OTTAWA, CANADA - Canadian researchers have discovered the first known case of cancer in a dinosaur, according to a study published in the August issue of the scientific journal The Lancet Oncology.
A leg bone from a Centrosaurus was discovered by paleontologists in 1989 in the Canadian province of Alberta.
Experts initially believed that the deformed bone had suffered a fracture that healed.
But recent examinations, under a microscope and using advanced technologies, such as high-resolution tomography, revealed that a lump on the bone, the size of an apple, was in fact a cancerous tumor.
"The dinosaurs did not have an easy life, many of them had healing fractures, or bone infections," one of the study's authors, Mark Crowther, told AFP.
On such ancient bones, "finding evidence of cancer is difficult", he emphasizes: most tumors develop in soft tissue, poorly preserved by fossilization.
Fine analysis of the bone of the prehistoric herbivore revealed a surprise: “oddly, under the microscope, it looked a lot like human osteosarcoma,” a malignant tumor of the bones, says Crowther.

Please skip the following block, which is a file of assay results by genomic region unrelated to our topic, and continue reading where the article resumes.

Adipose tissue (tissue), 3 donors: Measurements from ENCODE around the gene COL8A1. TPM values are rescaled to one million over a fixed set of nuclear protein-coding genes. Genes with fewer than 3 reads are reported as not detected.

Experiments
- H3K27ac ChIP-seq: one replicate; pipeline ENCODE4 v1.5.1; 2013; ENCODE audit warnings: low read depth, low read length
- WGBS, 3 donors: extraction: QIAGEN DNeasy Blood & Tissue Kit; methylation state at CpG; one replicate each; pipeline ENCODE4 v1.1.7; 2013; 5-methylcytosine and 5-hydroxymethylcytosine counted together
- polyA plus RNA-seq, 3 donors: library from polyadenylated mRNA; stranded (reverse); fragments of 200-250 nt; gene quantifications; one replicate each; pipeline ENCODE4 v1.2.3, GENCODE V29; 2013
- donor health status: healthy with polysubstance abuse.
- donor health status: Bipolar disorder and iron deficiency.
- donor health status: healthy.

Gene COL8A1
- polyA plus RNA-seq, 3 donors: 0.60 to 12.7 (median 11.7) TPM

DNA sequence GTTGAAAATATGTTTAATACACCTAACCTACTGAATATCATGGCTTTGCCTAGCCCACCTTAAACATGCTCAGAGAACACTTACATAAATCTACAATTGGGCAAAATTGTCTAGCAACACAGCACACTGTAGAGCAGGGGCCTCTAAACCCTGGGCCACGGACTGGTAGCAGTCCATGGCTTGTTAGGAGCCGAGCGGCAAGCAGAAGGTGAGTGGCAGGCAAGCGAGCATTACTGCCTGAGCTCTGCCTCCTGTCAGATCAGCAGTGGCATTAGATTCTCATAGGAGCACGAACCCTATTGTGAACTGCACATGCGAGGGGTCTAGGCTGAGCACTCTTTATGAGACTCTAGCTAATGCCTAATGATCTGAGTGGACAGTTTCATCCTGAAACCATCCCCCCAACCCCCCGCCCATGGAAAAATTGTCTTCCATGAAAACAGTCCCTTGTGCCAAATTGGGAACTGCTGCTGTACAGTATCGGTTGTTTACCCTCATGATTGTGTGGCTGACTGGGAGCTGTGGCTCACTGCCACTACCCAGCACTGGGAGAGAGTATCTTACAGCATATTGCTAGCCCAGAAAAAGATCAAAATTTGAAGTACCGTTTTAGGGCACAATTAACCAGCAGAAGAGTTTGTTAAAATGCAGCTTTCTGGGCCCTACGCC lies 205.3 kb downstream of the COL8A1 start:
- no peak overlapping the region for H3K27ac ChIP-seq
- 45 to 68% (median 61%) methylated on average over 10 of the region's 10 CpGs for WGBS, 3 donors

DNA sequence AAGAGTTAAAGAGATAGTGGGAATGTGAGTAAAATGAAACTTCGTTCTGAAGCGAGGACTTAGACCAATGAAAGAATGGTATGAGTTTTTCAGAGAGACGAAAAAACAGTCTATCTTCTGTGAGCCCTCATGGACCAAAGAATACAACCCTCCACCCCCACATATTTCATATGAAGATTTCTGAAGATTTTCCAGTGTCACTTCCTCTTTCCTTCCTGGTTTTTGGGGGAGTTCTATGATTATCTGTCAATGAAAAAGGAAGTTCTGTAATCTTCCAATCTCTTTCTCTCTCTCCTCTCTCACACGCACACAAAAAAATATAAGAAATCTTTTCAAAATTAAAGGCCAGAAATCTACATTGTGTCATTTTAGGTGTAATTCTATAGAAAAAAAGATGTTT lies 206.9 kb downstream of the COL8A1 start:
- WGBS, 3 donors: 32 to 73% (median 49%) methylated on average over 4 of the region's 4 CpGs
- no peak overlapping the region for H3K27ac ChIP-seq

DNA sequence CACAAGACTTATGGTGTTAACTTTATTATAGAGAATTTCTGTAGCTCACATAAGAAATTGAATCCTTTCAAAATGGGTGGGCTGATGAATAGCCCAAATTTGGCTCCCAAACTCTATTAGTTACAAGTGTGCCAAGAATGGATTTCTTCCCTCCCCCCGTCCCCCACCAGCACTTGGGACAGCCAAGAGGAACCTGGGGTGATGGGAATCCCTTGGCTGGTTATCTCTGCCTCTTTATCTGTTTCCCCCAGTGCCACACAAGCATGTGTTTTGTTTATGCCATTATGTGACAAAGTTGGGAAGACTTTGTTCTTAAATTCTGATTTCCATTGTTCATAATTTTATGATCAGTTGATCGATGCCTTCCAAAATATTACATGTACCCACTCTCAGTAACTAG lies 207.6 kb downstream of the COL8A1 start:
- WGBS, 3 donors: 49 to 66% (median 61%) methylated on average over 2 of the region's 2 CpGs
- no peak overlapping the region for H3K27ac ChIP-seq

"It's fascinating to see that this cancer existed tens of millions of years ago and still exists," notes the researcher, who heads the faculty of medicine at McMaster University in Ontario.
The tumor of this Centrosaurus, a horned herbivore that lived 76 to 77 million years ago, probably caused metastases that made this giant lizard limp, say the study's authors.
However, the researchers believe that it was not this cancer that killed the Centrosaurus: the bone of its leg was found among a hundred bones in the same herd, probably swept away by a sudden disaster, such as a flood.
“The discovery of this cancer makes dinosaurs more real,” says Crowther. "We often imagine them as mythical creatures, walking with a heavy and robust step, but (...) they suffered from diseases like humans."
"By discovering an example dating back more than 75 million years, we realize that (cancer) is part of life," he concludes. "You have an animal that surely did not smoke, so this shows that cancer is not a recent invention, and that it is not exclusively linked to our environment."